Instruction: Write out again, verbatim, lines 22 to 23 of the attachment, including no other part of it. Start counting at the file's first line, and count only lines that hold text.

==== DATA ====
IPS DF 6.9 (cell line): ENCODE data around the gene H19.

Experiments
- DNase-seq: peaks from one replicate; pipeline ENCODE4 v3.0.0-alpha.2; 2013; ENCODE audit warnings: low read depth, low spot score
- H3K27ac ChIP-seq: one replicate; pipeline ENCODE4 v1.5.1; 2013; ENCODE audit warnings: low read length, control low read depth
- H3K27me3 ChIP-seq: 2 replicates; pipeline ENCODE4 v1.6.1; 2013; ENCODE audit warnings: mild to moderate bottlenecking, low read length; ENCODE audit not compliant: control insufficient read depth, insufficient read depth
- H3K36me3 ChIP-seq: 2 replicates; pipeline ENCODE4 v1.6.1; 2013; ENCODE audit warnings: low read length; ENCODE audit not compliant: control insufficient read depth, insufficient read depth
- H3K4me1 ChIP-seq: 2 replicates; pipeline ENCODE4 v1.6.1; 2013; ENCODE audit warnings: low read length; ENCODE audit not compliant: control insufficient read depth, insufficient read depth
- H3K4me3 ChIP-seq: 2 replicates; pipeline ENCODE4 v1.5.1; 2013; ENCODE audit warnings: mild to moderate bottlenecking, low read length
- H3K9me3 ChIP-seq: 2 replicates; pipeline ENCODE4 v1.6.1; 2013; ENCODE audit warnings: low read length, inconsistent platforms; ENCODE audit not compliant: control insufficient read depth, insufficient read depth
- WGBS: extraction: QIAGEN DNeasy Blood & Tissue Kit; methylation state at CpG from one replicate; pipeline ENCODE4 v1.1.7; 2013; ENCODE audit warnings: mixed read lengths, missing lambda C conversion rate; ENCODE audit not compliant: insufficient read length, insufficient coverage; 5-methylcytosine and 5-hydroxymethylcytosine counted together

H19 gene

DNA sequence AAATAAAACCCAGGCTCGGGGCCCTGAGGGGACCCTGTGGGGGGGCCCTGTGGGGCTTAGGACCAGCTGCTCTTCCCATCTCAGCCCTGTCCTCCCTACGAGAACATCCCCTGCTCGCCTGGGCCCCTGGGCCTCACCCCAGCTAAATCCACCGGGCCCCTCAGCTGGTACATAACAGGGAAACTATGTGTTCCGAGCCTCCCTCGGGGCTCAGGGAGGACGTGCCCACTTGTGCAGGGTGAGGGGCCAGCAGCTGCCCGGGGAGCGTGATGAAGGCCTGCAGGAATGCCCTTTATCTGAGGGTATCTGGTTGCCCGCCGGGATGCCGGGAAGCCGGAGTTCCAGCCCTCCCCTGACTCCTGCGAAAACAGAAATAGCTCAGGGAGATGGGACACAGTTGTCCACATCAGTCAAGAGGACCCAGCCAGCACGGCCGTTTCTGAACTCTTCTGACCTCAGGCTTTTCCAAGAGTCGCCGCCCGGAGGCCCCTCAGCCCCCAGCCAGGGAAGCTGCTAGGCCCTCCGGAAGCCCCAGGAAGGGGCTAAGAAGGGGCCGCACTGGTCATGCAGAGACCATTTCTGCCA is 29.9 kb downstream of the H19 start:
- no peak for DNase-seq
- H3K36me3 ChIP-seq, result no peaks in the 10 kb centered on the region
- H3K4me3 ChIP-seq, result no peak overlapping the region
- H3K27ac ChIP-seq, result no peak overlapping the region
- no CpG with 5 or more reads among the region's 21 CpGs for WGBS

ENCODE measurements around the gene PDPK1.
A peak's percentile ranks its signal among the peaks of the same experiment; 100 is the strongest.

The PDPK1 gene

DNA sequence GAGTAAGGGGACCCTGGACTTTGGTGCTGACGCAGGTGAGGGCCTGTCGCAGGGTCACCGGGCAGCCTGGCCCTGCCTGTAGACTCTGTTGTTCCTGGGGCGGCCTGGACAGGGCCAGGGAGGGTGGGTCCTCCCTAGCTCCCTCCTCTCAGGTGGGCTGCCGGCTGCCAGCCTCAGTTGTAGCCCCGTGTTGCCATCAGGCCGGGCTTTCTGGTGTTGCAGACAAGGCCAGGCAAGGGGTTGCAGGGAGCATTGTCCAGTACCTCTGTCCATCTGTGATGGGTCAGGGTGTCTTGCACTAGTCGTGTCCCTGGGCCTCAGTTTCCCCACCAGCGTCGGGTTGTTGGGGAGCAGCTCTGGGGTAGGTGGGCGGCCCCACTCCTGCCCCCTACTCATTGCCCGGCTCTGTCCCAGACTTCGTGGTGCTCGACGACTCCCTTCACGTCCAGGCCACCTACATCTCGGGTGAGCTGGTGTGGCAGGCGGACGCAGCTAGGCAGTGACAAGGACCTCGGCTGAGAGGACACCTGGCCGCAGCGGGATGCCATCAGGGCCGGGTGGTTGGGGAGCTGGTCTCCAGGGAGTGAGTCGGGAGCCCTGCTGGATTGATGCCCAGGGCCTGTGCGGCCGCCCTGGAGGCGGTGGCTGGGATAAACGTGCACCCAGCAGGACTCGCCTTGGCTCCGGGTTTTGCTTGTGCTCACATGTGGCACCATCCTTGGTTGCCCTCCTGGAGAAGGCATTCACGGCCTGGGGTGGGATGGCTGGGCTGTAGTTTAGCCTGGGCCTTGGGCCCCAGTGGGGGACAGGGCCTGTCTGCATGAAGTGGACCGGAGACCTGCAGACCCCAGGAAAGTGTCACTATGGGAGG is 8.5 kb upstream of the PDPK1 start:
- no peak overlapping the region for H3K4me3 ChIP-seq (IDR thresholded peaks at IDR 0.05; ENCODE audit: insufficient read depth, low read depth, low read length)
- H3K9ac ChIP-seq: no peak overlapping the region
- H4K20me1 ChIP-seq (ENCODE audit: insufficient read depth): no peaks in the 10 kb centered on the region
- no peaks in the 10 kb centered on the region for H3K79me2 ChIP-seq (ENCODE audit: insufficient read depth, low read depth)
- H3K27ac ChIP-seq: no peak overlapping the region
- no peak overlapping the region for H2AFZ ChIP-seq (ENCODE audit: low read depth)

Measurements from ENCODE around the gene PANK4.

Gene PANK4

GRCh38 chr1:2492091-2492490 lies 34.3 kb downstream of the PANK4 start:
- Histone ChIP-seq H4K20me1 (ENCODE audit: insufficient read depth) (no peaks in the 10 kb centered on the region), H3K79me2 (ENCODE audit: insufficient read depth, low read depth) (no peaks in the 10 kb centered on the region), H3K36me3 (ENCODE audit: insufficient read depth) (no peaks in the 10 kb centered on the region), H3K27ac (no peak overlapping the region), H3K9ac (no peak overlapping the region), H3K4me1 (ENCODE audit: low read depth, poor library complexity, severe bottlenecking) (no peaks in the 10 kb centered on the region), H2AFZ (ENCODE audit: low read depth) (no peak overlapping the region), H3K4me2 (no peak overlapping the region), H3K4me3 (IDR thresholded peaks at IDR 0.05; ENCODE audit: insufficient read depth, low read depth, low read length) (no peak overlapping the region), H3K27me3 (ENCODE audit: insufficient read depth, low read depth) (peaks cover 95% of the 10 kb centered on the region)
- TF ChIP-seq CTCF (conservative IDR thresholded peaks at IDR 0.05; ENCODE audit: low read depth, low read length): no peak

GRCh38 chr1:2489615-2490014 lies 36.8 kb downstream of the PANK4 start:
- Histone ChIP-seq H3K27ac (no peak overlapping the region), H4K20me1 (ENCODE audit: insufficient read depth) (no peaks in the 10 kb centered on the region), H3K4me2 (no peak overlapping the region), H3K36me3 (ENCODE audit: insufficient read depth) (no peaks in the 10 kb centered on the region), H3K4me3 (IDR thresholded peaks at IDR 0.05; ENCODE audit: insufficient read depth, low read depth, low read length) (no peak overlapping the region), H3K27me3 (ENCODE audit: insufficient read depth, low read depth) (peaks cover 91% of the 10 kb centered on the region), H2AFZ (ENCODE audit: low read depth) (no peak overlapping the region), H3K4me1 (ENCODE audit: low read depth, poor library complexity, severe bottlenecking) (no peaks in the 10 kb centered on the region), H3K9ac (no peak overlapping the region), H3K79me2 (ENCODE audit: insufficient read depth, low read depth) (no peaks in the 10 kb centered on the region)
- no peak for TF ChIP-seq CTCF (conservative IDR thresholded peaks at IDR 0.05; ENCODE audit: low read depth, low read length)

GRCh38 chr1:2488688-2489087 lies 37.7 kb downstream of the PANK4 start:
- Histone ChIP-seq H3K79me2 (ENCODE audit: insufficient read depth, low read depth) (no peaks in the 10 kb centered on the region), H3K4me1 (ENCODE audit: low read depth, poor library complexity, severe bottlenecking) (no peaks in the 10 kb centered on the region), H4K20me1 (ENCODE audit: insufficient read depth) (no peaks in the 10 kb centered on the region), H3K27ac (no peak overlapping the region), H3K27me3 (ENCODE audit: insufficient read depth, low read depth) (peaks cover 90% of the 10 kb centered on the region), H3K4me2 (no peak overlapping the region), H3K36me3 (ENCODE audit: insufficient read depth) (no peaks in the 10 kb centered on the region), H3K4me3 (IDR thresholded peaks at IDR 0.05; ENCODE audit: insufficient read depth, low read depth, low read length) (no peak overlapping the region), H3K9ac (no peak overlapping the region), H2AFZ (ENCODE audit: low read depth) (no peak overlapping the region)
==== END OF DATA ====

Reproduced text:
- no peak overlapping the region for H3K4me3 ChIP-seq (IDR thresholded peaks at IDR 0.05; ENCODE audit: insufficient read depth, low read depth, low read length)
- H3K9ac ChIP-seq: no peak overlapping the region